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A New Theory for why Voters are so Angry – That Actually Makes Sense

An interview with a professor who researched a recent book through numerous interviews with people living in rural communities in Wisconsin. These conversations convinced her that while fact-driven policy did come into their electoral choices, it had far less impact than fundamental questions of identity, tied up in numerous issues, but boiling down to – “Who am I for, and who am I against?”.

The Plot Against America

An essay on Philip Roth’s 2004 counterfactual novel, which imagines that famed flying ace and isolationist Charles Lindbergh won the Republican nomination for the 1940 US Presidential Election, and proceeded to embark on a campaign of persecution.

The Art of Biography

The Paris Review interviews a master of political biography, whose epic work on President Lyndon Johnson has only reached the start of his Presidency after four volumes. Caro eloquently described his philosophy on biography at a round table with Kurt Vonnegut in 1999 – “I realized that what I wanted to do was to use biography as a means of illuminating the times and the great forces that shape the times – particularly political power.”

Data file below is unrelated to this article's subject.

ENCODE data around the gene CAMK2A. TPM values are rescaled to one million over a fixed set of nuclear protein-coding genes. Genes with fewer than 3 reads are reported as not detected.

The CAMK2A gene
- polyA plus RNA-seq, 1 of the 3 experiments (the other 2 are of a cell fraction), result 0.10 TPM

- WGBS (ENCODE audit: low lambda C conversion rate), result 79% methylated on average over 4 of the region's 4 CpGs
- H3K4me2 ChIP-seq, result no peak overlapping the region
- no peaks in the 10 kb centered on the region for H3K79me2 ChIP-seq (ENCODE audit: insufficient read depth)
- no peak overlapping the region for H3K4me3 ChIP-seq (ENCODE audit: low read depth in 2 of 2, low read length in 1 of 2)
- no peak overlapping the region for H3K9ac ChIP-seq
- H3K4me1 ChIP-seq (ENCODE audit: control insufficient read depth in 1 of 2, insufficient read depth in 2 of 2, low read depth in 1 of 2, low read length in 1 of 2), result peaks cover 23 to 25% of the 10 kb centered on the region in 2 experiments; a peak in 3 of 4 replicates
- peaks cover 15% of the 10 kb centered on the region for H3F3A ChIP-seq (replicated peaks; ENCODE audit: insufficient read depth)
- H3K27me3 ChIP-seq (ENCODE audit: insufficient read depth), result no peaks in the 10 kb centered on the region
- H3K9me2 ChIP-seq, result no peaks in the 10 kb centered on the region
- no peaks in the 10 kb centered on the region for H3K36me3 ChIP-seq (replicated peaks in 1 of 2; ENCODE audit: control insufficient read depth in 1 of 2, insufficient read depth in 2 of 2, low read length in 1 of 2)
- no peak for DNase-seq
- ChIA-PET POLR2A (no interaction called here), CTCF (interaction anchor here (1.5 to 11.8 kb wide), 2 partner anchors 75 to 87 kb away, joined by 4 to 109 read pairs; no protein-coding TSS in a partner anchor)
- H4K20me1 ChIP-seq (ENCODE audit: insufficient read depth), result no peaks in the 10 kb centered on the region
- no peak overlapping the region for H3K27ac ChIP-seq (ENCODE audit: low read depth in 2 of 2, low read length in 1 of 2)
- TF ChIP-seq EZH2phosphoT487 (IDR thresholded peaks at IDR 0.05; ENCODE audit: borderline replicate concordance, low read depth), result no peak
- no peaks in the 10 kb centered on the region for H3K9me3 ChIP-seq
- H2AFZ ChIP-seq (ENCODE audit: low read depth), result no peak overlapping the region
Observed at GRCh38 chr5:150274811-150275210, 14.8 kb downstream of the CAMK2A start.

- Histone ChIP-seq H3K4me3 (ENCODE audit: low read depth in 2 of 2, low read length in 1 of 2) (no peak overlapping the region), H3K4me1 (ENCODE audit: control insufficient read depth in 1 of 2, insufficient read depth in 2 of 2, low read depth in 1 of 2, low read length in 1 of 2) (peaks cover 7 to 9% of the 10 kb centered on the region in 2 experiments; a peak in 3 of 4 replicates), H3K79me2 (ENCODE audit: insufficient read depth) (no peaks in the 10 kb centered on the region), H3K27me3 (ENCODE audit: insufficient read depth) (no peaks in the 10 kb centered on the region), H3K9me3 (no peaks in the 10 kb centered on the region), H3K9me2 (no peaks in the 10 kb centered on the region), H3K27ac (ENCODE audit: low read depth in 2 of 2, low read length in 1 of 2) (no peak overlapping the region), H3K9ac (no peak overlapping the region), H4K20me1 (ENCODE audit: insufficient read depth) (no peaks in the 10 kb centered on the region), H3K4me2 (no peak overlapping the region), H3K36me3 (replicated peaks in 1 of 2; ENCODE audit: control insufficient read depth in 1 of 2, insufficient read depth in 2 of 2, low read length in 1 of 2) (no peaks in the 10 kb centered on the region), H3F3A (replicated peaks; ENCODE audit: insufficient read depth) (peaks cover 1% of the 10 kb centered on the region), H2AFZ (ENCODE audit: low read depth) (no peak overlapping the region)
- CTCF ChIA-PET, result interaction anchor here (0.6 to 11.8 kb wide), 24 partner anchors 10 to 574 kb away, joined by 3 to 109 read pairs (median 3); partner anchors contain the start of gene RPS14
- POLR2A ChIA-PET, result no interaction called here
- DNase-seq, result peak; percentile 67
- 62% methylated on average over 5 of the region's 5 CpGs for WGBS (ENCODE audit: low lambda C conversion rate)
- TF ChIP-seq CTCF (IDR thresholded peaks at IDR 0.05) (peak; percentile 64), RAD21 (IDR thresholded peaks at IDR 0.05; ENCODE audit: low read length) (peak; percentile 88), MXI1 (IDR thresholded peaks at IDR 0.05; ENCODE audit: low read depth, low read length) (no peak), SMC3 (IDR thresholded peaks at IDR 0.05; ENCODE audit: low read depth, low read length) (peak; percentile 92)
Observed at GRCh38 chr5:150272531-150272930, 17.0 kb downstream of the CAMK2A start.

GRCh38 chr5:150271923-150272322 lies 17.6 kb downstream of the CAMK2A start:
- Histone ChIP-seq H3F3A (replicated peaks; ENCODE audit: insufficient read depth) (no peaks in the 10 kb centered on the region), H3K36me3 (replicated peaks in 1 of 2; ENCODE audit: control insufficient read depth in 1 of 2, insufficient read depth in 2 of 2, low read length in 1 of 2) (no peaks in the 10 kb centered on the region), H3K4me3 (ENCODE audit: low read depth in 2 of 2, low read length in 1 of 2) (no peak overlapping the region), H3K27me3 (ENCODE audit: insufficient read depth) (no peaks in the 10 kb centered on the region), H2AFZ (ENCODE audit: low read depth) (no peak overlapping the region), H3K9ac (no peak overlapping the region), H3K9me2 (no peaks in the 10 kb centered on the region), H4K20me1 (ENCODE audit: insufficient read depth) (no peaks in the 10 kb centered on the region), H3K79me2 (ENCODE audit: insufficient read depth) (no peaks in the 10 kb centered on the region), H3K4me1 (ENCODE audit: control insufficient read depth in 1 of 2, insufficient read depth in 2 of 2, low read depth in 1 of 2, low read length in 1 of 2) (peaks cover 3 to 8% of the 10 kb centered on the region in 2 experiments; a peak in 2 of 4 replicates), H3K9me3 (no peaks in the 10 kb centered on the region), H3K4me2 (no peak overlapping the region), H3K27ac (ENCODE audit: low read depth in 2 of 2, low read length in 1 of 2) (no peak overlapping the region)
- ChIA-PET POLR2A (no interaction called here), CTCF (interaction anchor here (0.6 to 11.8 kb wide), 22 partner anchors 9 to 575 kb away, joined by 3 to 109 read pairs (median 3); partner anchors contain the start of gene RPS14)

Back to the Drawing Board

A piece looking at the story of the film The Thief and the Cobbler, the unfinished magnum opus of Richard Williams, considered by many to be the world’s greatest living animator.

Canary in the Code Mine

A look at a project to teach coding to former miners in Appalachian coal country. The project was born in part out of a dismissive comment made by former New York Mayor Michael Bloomberg, and its popularity has confounded stereotypes.